Anchor Books The O. Henry Prize Stories
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What does it mean to be included in the O. Henry Prize Stories? How does an author refine their art? We've given the authors of the winning and recommended stories free rein to share their thoughts on these questions and others, and the result is a rare treat.

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Comments Keith Ridgway
"Rothko Eggs"
2012 PEN/O. Henry Award-winning Author

It's always gratifying when something that I work on quietly and alone, and with a great deal of doubt about its worth, finds a readership. When that readership likes what I've done, is engaged or moved or intrigued or excited by it, then I'm a happy writer.

(author photo © Mary Popper)

Writing Tips

Writers like to pretend that they know what they're doing. But they don't really. And if they think they do then I suspect they're not doing it right. Writing is about the inexpressible and the fragile, and in my case it comes from a deep sense of confusion and inarticulacy. I write because I don't understand anything. And that's not to say that I'm writing in order to understand. I just want to acknowledge the bafflement.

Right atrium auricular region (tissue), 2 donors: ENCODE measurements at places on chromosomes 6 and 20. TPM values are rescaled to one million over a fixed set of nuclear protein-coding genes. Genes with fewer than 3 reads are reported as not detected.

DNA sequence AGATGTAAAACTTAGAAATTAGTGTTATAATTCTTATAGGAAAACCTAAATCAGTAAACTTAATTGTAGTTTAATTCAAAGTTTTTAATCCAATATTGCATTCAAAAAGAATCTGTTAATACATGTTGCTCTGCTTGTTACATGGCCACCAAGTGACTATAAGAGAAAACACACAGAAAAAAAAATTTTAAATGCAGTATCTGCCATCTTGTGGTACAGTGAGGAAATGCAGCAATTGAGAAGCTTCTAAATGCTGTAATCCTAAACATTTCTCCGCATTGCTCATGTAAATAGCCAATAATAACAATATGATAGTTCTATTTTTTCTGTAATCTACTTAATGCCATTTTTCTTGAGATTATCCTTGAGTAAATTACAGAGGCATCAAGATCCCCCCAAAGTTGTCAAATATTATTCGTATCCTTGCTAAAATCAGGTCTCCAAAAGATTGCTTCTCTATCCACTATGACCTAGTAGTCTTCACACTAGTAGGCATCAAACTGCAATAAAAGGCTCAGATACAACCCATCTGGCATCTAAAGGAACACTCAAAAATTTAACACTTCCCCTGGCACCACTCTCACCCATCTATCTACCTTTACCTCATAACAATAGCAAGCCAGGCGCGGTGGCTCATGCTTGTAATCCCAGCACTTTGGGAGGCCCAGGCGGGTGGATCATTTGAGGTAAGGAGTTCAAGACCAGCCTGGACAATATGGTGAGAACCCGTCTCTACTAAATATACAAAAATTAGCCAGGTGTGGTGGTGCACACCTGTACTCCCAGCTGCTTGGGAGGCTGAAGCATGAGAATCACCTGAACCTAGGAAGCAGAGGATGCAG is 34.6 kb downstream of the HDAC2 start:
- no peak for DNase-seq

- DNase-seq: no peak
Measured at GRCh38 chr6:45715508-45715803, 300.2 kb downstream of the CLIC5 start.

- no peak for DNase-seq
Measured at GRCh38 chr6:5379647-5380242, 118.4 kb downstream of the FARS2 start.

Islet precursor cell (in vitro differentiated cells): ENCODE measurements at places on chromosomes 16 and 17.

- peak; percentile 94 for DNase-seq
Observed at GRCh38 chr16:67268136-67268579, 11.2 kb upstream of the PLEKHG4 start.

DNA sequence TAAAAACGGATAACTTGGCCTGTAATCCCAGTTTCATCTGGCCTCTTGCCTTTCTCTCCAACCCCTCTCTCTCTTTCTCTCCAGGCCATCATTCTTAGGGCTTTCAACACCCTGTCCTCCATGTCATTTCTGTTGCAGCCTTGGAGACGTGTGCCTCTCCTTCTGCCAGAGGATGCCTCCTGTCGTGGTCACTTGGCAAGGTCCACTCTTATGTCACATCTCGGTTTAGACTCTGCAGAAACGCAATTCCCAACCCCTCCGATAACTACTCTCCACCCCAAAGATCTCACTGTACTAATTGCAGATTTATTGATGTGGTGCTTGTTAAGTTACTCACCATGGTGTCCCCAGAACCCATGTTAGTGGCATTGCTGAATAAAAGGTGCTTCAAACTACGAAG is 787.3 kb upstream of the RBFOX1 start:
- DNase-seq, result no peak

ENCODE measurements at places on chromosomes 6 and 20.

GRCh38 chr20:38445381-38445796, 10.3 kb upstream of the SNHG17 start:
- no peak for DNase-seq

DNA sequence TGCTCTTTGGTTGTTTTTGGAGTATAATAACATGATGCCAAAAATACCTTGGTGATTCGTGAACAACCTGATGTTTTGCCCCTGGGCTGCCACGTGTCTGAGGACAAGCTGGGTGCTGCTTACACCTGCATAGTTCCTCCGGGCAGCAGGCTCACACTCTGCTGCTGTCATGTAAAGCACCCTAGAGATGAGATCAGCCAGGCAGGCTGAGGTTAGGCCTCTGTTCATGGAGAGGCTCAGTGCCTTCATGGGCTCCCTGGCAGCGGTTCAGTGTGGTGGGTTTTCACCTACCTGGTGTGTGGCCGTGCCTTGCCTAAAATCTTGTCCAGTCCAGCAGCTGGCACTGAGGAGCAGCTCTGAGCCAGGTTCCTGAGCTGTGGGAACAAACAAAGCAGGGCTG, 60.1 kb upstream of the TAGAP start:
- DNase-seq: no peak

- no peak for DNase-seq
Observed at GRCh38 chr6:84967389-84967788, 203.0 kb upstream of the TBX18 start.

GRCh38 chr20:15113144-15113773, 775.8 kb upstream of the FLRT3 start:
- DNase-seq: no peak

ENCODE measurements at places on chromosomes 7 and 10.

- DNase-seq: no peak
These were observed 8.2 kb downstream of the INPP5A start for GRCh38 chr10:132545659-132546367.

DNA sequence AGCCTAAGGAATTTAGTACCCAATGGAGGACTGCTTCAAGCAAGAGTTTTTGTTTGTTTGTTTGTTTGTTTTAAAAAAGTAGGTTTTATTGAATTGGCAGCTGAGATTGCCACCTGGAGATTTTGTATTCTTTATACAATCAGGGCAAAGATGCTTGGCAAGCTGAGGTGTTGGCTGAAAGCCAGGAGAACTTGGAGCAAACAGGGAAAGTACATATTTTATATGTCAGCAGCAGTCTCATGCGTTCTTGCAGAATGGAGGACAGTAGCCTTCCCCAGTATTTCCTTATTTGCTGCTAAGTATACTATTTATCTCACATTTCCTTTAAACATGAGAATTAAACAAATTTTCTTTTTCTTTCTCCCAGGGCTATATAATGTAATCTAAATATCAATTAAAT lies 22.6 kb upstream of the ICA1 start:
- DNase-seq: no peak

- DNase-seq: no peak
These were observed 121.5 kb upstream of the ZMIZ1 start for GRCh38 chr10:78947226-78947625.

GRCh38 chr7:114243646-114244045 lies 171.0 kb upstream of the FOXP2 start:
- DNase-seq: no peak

About the Author

Keith Ridgway was born in 1965 in Dublin and brought there. He lived in London for ten years. His first novel, The Long Falling, received the Prix Femina Étranger in 2001, and was made into a film directed by Martin Provost. Ridgway was awarded The Rooney Prize for his short story collection Standard Time. He is also the author of the novels The Parts and Animals. His newest book is Hawthorn & Child. He lives in Edinburgh.

Writer's Desk

I'm currently putting the finishing touches to a book called Hawthorn & Child (of which "Rothko Eggs" forms a part) for publication in Summer 2012. Then I have to get back to a new novel which has been in my head for the last year or so but which only exists on paper in the form of disjointed notes and question marks.

Writing Tips

From "Rothko Eggs" by Keith Ridgway

She didn't know what to do about Rothko. She didn't understand Rothko. Everything about Rothko made her want to like him. All the things people said and wrote made her want to like him. They talked about warmth and love and feelings, like religious feelings. She wondered about herself, about what was wrong with her that she couldn't feel those things. Or didn't feel them when she looked at Rothko. She had been, twice, to the Rothko Room in the Tate. And her dad had taken her to the big exhibition of lots of his stuff. But she didn't get it. Soft focus blocks of dusty color. One of them made her think of sunsets on summer holiday in Cornwall, so she liked that one, a bit. But Rothko. He did not move her.

Writer's Desk

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